Reaffirming our commitment to data protection and GDPR in 2018
Looking back at how cyber crime evolved over the past few years, safeguarding sensitive data against the growing number of online and natural threats has become critical. 2017 has been a year of unprecedented cyber attacks in terms of impact, rate of spread and global scale.
Europol’s 2017 Internet Organized Crime Threat Assessment (IOCTA) report highlights a detailed assessment of the changes, emerging threats and key development over the last year. The study is based on contributions from the EU member states, expert Europol staff and partners in various private industries, financial sector and academia. IOCTA reveals key developments in several areas of cyber crime from 2017, such as:
- Ransomware affected victims across multiple industries in both public and private sectors, as well as national infrastructures worldwide;
- The first serious attacks by botnets that occurred in 2017 using the infected Internet of Things (IoT) and social engineering;
- Data breaches continue to result in the disclosure of vast amounts of data - over 2 billion records related to EU citizens leaked in 2017;
- Inadequate IT security for internet entities will continue to result in sensitive data being unlawfully accessed, exfiltrated and disclosed every year.
Where does Dennemeyer stand?
We remain committed to safeguarding our clients' data and take extensive technical measures when managing Intellectual Property portfolios. Our servers are located in Luxembourg and are Tier 4 certified. Having the strictest certification level, our data centers offer the highest redundancy standards, levels of availability and least amount of hours of interruption per year. Due to the stringent service and technical performance levels required, Luxembourg’s data protection standards are among the highest in the world.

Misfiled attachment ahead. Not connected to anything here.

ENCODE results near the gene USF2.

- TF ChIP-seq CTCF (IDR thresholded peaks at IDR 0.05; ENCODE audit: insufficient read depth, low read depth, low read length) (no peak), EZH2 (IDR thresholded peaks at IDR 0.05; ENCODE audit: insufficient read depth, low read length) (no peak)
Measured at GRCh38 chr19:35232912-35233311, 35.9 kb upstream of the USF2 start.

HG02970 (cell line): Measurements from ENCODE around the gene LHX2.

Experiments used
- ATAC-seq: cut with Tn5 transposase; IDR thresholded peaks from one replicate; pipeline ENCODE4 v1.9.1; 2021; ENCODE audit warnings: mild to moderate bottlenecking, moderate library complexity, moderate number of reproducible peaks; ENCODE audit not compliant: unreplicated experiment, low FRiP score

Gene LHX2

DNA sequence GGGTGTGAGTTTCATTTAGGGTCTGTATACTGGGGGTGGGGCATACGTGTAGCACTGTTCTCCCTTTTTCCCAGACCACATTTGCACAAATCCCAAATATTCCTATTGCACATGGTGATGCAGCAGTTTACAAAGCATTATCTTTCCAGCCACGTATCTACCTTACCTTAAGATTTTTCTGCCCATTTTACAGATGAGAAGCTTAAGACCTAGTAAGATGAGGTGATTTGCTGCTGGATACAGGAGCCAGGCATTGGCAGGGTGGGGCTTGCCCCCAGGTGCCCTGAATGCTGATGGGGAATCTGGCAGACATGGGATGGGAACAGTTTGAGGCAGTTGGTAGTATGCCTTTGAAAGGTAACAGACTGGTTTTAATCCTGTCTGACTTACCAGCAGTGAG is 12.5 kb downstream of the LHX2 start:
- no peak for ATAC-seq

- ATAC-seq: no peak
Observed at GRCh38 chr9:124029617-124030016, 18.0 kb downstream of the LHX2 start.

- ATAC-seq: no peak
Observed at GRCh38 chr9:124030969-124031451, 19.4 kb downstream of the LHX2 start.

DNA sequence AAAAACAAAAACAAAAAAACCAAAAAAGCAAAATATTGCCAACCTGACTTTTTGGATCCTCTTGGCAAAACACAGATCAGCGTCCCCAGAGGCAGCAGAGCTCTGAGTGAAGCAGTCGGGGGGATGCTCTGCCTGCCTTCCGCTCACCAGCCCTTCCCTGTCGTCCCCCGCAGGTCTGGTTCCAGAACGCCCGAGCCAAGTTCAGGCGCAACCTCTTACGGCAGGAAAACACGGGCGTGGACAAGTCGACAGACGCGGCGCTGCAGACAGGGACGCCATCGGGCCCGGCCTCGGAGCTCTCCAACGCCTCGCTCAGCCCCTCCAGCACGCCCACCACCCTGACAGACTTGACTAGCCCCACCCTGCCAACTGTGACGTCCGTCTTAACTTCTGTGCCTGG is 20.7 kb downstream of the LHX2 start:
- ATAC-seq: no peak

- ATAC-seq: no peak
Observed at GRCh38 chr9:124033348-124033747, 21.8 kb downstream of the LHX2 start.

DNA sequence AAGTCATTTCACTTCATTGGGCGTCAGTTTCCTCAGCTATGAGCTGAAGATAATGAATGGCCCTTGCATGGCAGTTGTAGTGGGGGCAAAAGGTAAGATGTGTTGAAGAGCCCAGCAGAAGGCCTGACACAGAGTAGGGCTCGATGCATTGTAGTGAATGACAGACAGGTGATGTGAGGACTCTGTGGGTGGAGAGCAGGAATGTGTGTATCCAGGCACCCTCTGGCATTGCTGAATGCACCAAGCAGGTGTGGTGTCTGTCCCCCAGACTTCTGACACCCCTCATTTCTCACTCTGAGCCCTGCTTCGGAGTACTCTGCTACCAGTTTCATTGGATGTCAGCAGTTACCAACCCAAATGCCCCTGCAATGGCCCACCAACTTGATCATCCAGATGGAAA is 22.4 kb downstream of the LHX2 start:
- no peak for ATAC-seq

Dennemeyer is ISO 27001 certified and our focus is to protect the confidentiality, availability and integrity of the data that comprises all our client’s IP portfolios. We have robust systems in place to manage and address risks that threaten the data. Our Virtual Private Network (VPN) helps us minimize risks and maximize security.
Dennemeyer's fundamental principles
The security of information and other assets is fundamental to our business success. Our information security management system conforms to the internationally accepted best practices as defined in relevant security standards, procedures and guidelines, following ISO 27001 and BSI IT security baselines.
Information security controls are necessary to protect Dennemeyer’s information assets against unacceptable risks to confidentiality (e.g. preventing unauthorized disclosure of sensitive corporate or personal information), integrity (e.g. ensuring that human errors and programming bugs do not reduce the completeness or accuracy of our data) and availability (e.g. minimizing unplanned system downtime and consequent interruption of critical business processes).
The IT security officer leads the information security function and it is responsible for the IT Security Policy Manual comprising all policies, standards, procedures and guidelines for information security. The function acts as an internal center of excellence providing leadership and guidance on all matters relating to information security. Dennemeyer invests continuously and wisely in proven information security controls that are justified by life cycle cost / benefit assessment and risk analysis. Information security is pervasive throughout the entire organization to protect all our information assets (including those we own and those placed in our care). It is an inherent part of our IT architecture and a component of our operational and management processes.
Information security allows us to enter business partnerships more confidently and successfully maintain relationships, markets and situations that would otherwise be too risky. It also enhances our corporate image as a trustworthy, open, honest and ethical organization. Our goal is either to eliminate risks or to minimize them in the most cost effective manner, offsetting the cost of controls against the anticipated reduction in losses due to security breaches.
What is next?
On 25 May 2018, the European Parliament, the Council of the European Union, and the European Commission will introduce the General Data Protection Regulation (GDPR). The GDPR will replace the 1995 EU Data Protection Directive. It aims to strengthen individual's rights regarding their data and seeks to unify all the EU data protection laws, regardless where the data is processed.
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